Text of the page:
And that means, as far as you are concerned, the game is over and you are free to live. When it comes to your job, you don’t have to prove yourself. You don’t have to worry about whether or not you’re appreciated and valued. You’re free simply to do the work that’s in front of you. When it comes to your clothes, your appearance, and your home, you don’t have to use them as trophies to show you’ve got your lives together. Instead, you’re free to simply enjoy them as God’s good gifts of daily bread.
And, what’s more, you’re free to stop counting, to stop keeping score. When life is about playing the game, we spend a lot of time counting the faults of others and trying to excuse ourselves from our own faults—trying to look good and advance ourselves in the eyes of others, trying to score some points. But you don’t have to prove yourself worthy. You are worthy because God loves you for Christ’s sake. And so, you are free to think and speak well of one another, to explain each other’s words and actions in the kindest way. In fact, you are even free to forgive the faults of others. And you are free to own up to your own faults—confessing your own sin (instead of someone else’s)—knowing that God’s love for you doesn’t depend on your perfection.
You are free to live, day in and day out, not fighting with all of your life to prove yourself, but to receive the day, no matter what it brings, confident in God and in his love for you in Christ Jesus. No points and no scorecards, because God shows his love for us in that while we were still sinners, Christ died for us.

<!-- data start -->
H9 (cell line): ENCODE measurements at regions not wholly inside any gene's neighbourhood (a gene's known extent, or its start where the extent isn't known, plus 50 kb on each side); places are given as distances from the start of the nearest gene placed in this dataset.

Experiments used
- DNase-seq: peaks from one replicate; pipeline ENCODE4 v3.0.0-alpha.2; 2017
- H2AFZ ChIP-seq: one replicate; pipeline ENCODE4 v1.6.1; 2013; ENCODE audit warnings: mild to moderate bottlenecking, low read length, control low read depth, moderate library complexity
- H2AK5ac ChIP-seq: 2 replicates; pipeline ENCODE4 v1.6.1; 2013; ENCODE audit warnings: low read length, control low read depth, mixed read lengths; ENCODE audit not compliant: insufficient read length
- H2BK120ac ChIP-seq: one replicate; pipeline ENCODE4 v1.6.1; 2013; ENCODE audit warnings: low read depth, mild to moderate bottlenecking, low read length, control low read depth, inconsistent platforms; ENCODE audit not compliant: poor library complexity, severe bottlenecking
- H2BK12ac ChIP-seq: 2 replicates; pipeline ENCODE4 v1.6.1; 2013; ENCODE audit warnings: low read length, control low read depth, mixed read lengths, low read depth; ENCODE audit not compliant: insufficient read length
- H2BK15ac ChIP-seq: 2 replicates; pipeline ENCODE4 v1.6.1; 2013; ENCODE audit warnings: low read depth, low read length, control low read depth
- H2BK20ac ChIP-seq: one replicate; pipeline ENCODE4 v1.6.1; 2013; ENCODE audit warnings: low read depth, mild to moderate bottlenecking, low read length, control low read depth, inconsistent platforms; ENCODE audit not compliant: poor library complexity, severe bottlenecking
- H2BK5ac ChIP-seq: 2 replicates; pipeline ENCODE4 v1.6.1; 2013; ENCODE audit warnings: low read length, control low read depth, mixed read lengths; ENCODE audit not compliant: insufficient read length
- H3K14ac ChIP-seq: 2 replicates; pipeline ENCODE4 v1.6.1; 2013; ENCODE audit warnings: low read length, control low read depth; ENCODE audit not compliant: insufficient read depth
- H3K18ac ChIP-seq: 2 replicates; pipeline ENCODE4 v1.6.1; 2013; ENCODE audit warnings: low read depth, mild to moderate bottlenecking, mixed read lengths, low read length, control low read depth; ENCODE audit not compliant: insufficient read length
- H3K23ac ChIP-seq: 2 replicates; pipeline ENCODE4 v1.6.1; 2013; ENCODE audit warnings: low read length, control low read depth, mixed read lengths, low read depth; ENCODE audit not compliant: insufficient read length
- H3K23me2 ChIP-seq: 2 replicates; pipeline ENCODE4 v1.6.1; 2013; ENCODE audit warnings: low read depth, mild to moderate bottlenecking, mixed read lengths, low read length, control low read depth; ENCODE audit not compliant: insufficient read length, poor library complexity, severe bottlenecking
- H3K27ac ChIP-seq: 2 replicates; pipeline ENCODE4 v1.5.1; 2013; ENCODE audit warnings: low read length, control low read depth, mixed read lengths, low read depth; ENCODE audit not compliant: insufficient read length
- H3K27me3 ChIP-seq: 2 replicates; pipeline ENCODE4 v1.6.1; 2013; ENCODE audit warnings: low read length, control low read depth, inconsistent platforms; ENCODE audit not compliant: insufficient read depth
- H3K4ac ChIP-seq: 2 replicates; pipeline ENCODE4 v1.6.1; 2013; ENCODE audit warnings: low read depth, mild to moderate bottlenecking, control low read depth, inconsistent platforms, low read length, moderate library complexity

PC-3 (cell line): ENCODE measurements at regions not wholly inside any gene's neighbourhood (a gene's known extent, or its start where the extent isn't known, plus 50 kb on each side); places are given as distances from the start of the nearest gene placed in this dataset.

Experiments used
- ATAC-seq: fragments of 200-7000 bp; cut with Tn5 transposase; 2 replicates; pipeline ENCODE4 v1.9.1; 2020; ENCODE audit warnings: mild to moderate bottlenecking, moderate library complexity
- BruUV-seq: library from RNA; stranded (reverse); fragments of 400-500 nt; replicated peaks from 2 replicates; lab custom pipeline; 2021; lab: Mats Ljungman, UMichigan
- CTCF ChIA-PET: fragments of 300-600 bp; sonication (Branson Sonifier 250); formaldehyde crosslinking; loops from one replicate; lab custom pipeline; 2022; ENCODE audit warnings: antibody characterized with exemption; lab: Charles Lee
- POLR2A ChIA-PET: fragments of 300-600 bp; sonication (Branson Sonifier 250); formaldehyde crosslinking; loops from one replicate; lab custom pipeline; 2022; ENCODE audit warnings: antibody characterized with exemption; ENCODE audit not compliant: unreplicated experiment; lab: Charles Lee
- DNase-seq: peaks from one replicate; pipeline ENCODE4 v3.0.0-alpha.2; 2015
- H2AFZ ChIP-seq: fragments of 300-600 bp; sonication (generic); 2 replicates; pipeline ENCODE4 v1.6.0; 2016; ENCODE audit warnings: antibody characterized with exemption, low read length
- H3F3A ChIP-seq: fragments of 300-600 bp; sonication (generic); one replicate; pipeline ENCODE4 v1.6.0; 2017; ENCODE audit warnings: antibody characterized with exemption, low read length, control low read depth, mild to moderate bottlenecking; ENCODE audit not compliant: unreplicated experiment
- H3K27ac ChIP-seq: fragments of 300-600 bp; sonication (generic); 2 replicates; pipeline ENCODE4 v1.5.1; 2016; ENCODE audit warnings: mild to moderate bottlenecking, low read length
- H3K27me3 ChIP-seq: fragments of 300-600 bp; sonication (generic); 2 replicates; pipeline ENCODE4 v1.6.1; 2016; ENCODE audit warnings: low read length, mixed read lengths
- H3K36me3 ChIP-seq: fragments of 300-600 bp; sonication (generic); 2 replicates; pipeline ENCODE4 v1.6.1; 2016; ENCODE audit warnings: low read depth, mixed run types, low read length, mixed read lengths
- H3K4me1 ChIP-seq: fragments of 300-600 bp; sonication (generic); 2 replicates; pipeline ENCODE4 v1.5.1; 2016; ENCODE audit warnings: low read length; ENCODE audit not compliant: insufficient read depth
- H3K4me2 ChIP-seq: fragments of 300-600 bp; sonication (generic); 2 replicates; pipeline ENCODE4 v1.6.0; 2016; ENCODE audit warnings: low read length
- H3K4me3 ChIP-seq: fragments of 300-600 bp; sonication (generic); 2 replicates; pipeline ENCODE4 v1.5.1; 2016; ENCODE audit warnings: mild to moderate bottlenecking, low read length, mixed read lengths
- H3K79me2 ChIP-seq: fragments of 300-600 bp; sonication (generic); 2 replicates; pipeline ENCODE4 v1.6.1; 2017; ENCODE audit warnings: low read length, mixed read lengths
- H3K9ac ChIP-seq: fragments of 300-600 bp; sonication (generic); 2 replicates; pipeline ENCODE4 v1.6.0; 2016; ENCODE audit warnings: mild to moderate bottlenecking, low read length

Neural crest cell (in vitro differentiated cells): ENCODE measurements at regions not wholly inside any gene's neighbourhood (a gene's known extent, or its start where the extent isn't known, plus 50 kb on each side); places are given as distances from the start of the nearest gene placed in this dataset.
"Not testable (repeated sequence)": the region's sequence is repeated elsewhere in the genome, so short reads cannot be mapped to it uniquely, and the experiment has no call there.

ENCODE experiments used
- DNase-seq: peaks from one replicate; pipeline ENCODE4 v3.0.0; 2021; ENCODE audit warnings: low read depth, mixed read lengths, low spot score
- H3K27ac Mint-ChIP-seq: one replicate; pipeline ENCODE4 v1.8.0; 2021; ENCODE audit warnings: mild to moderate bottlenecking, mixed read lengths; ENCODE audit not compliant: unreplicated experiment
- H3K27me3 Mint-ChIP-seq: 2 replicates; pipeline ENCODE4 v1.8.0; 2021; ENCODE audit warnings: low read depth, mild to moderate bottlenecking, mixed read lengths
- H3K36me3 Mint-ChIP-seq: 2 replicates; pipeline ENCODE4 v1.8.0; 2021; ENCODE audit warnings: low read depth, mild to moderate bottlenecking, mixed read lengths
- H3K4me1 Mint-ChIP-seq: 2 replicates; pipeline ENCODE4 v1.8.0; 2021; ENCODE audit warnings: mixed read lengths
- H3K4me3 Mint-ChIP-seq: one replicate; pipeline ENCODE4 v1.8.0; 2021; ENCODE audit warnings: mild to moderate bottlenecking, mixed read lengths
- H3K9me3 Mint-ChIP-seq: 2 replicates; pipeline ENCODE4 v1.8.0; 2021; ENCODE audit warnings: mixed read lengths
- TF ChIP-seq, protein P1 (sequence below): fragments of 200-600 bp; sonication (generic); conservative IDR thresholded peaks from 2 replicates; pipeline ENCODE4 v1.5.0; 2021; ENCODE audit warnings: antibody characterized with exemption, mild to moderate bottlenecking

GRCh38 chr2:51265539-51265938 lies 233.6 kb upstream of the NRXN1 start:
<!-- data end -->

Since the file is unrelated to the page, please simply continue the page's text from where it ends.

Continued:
In the name of the Father, and the Son, and the Holy Spirit, Amen.
6 For while we were still weak, at the right time Christ died for the ungodly. 7 For one will scarcely die for a righteous person—though perhaps for a good person one would dare even to die— 8 but God shows his love for us in that while we were still sinners, Christ died for us. 9 Since, therefore, we have now been justified by his blood, much more shall we be saved by him from the wrath of God. 10 For if while we were enemies we were reconciled to God by the death of his Son, much more, now that we are reconciled, shall we be saved by his life. 11 More than that, we also rejoice in God through our Lord Jesus Christ, through whom we have now received reconciliation.
12 Therefore, just as sin came into the world through one man, and death through sin, and so death spread to all men because all sinned— 13 for sin indeed was in the world before the law was given, but sin is not counted where there is no law. 14 Yet death reigned from Adam to Moses, even over those whose sinning was not like the transgression of Adam, who was a type of the one who was to come.
15 But the free gift is not like the trespass. For if many died through one man’s trespass, much more have the grace of God and the free gift by the grace of that one man Jesus Christ abounded for many.